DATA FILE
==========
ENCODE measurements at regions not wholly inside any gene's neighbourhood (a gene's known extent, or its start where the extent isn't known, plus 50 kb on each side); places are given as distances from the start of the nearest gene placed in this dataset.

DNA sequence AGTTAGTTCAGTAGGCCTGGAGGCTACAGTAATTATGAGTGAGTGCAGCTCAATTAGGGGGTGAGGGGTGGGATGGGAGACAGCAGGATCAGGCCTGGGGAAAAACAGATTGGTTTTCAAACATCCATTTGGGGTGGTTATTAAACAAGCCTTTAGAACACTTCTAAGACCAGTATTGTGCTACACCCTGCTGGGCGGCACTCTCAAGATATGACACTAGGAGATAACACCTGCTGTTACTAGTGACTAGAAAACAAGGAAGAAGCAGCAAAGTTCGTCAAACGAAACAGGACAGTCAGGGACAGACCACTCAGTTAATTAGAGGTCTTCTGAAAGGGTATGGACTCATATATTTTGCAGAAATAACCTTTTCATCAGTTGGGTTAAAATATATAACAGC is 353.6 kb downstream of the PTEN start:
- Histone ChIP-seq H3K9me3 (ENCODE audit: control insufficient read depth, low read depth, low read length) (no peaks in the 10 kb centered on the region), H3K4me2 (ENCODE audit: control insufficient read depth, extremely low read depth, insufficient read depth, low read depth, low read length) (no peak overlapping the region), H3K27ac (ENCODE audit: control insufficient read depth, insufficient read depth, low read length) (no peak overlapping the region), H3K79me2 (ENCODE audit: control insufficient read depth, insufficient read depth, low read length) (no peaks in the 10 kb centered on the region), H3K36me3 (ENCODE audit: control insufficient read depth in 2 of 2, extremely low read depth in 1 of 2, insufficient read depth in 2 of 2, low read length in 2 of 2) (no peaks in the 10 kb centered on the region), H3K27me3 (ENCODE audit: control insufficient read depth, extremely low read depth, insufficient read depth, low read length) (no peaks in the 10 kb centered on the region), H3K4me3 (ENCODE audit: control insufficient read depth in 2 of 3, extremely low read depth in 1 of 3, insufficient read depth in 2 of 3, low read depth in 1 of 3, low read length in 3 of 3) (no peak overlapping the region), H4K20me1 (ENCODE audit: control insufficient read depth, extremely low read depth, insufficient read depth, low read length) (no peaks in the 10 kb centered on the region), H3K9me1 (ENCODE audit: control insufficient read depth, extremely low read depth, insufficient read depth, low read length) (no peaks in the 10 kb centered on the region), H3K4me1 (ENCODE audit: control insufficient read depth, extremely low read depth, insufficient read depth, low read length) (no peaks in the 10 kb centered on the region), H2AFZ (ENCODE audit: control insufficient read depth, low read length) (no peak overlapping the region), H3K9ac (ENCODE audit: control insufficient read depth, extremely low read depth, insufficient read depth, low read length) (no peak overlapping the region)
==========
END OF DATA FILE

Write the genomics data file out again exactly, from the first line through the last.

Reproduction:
ENCODE measurements at regions not wholly inside any gene's neighbourhood (a gene's known extent, or its start where the extent isn't known, plus 50 kb on each side); places are given as distances from the start of the nearest gene placed in this dataset.

DNA sequence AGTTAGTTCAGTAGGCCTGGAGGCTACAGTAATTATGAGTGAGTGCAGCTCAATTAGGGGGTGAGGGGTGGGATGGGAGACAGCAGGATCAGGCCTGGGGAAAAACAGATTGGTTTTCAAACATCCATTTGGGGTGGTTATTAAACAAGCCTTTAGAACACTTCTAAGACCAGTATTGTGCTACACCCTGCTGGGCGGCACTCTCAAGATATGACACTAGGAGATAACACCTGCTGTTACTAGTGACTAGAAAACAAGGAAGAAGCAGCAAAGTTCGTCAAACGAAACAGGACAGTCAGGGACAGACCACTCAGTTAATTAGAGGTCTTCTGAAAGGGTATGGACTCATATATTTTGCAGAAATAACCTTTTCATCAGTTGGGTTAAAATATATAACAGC is 353.6 kb downstream of the PTEN start:
- Histone ChIP-seq H3K9me3 (ENCODE audit: control insufficient read depth, low read depth, low read length) (no peaks in the 10 kb centered on the region), H3K4me2 (ENCODE audit: control insufficient read depth, extremely low read depth, insufficient read depth, low read depth, low read length) (no peak overlapping the region), H3K27ac (ENCODE audit: control insufficient read depth, insufficient read depth, low read length) (no peak overlapping the region), H3K79me2 (ENCODE audit: control insufficient read depth, insufficient read depth, low read length) (no peaks in the 10 kb centered on the region), H3K36me3 (ENCODE audit: control insufficient read depth in 2 of 2, extremely low read depth in 1 of 2, insufficient read depth in 2 of 2, low read length in 2 of 2) (no peaks in the 10 kb centered on the region), H3K27me3 (ENCODE audit: control insufficient read depth, extremely low read depth, insufficient read depth, low read length) (no peaks in the 10 kb centered on the region), H3K4me3 (ENCODE audit: control insufficient read depth in 2 of 3, extremely low read depth in 1 of 3, insufficient read depth in 2 of 3, low read depth in 1 of 3, low read length in 3 of 3) (no peak overlapping the region), H4K20me1 (ENCODE audit: control insufficient read depth, extremely low read depth, insufficient read depth, low read length) (no peaks in the 10 kb centered on the region), H3K9me1 (ENCODE audit: control insufficient read depth, extremely low read depth, insufficient read depth, low read length) (no peaks in the 10 kb centered on the region), H3K4me1 (ENCODE audit: control insufficient read depth, extremely low read depth, insufficient read depth, low read length) (no peaks in the 10 kb centered on the region), H2AFZ (ENCODE audit: control insufficient read depth, low read length) (no peak overlapping the region), H3K9ac (ENCODE audit: control insufficient read depth, extremely low read depth, insufficient read depth, low read length) (no peak overlapping the region)